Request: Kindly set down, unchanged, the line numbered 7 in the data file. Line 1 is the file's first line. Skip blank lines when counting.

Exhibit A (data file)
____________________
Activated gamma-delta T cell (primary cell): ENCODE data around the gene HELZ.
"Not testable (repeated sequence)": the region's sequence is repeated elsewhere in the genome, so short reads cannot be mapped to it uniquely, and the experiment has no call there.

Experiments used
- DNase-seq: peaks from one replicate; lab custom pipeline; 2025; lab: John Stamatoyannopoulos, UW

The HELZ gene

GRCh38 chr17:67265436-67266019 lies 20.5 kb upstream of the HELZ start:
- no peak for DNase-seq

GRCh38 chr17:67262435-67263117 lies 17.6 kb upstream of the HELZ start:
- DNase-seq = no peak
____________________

- no peak for DNase-seq